What Impact is Audio having on the E-Learning Industry?
From my own work as a professional voice over, I have personally voiced a very large number of audio-related learning projects over the years, and audio is an area of work that continues to grow utilising one learning platform or another. Interestingly for me, not only do I narrate general rubric, but invariably get booked to voice teenagers and very young learners, but that’s another story…!
1. What types of learners are benefiting from Audio-inclusive training?
The growing number of audio-inclusive e-learning options were covered in Part 1; but what types of learners are now benefiting from audio-related learning tools?:
- Corporate – employees, managers etc
- Professional and Technical- teachers, doctors etc
- Further education : key skills development
- Higher education : particularly language learning
- Younger learners/children/special needs respond better to audio-visual content
- Those whose preferred learning style is auditory
- Those who have limited time (most of us!) – see ‘3’.
- Work from home/sole trader business owners.
2. What are the Benefits of Audio in E-Learning?
- Increases inclusion of different preferred learning styles (therefore potentially reaching a wider range of learners/wider population), including auditory, therefore adding value. It is generally known that impact of communication is greatest from visual (55%), followed by the sound and tone of the spoken voice – 38%, compared to only 7% by the words used.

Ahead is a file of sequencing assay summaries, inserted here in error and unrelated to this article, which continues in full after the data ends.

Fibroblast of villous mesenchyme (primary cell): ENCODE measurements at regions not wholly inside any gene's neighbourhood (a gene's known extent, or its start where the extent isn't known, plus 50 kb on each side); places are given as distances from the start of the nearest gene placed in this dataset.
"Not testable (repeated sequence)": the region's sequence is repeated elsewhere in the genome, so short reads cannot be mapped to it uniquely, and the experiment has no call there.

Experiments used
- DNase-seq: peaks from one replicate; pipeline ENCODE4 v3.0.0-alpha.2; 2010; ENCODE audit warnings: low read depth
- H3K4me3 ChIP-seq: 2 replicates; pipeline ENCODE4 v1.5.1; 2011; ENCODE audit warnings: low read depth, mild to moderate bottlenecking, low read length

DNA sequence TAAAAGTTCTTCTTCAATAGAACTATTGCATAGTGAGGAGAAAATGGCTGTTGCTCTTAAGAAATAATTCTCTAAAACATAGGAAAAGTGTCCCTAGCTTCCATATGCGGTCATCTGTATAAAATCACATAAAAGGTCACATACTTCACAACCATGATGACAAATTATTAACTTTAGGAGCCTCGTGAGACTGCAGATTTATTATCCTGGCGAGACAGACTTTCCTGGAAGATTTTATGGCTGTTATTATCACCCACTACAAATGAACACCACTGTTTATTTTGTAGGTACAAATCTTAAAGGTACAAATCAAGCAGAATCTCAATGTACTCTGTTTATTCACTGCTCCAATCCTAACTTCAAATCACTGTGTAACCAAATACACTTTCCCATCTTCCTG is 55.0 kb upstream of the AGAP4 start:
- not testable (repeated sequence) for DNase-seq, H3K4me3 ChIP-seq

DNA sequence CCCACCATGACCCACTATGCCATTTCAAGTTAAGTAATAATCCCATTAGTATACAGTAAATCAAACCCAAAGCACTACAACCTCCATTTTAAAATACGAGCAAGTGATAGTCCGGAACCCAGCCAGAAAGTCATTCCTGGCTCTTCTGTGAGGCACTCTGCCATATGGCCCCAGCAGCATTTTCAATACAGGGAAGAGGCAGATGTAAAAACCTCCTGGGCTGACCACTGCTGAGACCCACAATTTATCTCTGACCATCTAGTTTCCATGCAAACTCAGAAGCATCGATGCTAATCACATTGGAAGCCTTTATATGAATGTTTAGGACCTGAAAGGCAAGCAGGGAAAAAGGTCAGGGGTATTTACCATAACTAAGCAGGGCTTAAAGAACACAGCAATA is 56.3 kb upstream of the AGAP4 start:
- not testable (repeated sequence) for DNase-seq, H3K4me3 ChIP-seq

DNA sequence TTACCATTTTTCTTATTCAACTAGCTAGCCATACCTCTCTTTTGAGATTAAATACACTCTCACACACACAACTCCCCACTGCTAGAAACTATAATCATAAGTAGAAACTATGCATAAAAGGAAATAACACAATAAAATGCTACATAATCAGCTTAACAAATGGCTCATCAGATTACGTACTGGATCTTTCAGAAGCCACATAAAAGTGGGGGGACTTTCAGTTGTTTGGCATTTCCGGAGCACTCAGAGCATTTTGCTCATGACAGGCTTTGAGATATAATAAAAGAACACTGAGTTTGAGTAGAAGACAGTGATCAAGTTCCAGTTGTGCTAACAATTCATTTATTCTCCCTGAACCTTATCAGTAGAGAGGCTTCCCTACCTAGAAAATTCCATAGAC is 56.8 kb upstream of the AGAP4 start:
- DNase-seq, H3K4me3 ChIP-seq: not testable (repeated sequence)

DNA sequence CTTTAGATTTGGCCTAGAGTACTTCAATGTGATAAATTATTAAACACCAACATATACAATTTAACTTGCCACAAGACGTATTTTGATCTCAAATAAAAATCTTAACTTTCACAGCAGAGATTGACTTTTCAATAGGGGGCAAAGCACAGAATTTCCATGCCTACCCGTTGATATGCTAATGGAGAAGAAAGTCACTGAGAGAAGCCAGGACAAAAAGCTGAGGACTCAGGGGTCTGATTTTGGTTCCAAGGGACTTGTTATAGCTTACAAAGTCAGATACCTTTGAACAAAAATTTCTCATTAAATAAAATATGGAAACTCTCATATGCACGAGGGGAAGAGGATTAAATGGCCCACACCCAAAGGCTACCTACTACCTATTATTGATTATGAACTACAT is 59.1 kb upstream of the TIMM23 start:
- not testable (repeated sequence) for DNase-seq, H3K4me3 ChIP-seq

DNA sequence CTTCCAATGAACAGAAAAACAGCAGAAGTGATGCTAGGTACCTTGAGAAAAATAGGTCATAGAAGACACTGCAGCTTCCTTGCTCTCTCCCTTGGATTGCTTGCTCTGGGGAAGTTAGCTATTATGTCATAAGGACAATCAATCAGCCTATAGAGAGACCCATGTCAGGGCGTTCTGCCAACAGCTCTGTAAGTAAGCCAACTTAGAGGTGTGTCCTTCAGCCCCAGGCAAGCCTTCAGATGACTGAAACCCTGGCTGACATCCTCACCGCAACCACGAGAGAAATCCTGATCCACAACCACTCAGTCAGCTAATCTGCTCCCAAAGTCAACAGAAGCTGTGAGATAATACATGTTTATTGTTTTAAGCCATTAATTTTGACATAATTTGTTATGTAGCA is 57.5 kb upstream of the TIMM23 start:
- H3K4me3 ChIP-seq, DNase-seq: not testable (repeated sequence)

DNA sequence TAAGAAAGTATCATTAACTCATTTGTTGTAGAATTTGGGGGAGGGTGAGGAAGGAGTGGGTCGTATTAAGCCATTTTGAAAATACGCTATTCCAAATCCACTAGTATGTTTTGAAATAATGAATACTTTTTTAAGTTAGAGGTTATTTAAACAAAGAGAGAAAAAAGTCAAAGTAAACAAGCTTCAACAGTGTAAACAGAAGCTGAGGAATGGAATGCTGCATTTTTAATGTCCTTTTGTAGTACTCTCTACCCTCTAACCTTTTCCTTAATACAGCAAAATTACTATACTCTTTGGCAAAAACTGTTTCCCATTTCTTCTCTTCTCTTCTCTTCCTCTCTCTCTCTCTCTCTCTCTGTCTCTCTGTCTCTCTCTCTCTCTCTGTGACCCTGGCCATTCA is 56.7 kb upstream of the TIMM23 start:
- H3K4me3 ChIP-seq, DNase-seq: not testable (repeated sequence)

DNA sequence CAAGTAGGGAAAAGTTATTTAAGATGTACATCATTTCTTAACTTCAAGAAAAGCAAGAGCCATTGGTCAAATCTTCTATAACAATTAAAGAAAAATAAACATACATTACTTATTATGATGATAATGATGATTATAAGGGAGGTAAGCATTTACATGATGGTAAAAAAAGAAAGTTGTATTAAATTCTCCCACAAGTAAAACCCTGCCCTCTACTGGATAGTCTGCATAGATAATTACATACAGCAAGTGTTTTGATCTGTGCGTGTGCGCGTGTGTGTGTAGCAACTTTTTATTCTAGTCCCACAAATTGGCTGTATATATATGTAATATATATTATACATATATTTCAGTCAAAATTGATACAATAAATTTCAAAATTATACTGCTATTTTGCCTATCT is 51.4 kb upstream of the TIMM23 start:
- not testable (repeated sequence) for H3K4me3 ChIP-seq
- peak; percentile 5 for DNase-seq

- Audio-visual learning is essential for young learners.
- Audio-inclusive e-learning plays an enormous part in aiding our use of non-productive time. When in isolation, as an audio CD/mp3/podcast we can learn in the car, on the train etc. The same would be true of vodcasts and webinars which include audio, with greater wi-fi availability in recent times.
- In the use of mobile technology as a growing e-learning platform, audio is seen as an essential enhancement to the visual/text mix, given that the screens are comparatively small.
3. How does Audio fit into the E-Learning mix? The Do’s and Don’ts…
Audio works fantastically well is isolation. When it’s used to compliment other learning methods, such as text and/or visual, it is used most widely in bite-size chunks, and/or summaries. The exception to that is probably language learning and special needs.
According to Cathy Moore, studies suggest that we shouldn’t narrate text that’s displayed on the screen where there is no learner control in terms of pace. The redundancy interferes with learners’ ability to digest what they’re being fed. My answer to that one would probably suggest the ability for the learner to be able to turn on and off the audio when faced with text-based duplication. However, again according to the same research – with graphics, it’s better to use narration rather than text. Simples?
4. How much growth has there been in the use of Audio in E-Learning?
- Audio and audio-visual tools began to see greater growth around 5-6 years ago, in parallel with the rise of social media.
- 50-90% of e-learning now contains some element of audio input.
- General shift towards podcasting/audio for professional training, such as motivational training for teachers, managers etcetera…
- Greater accessibility and cost-effectiveness of technology to users has increased usage of audio and audio-visual training by smaller organizations (previously the luxury of the bigger companies), plus smaller training consultancies offering e-learning to the increase in sole-traders working from home, whether it’s a see-and-hear the trainer, or a visual/slide/video presentation using a professional voice over.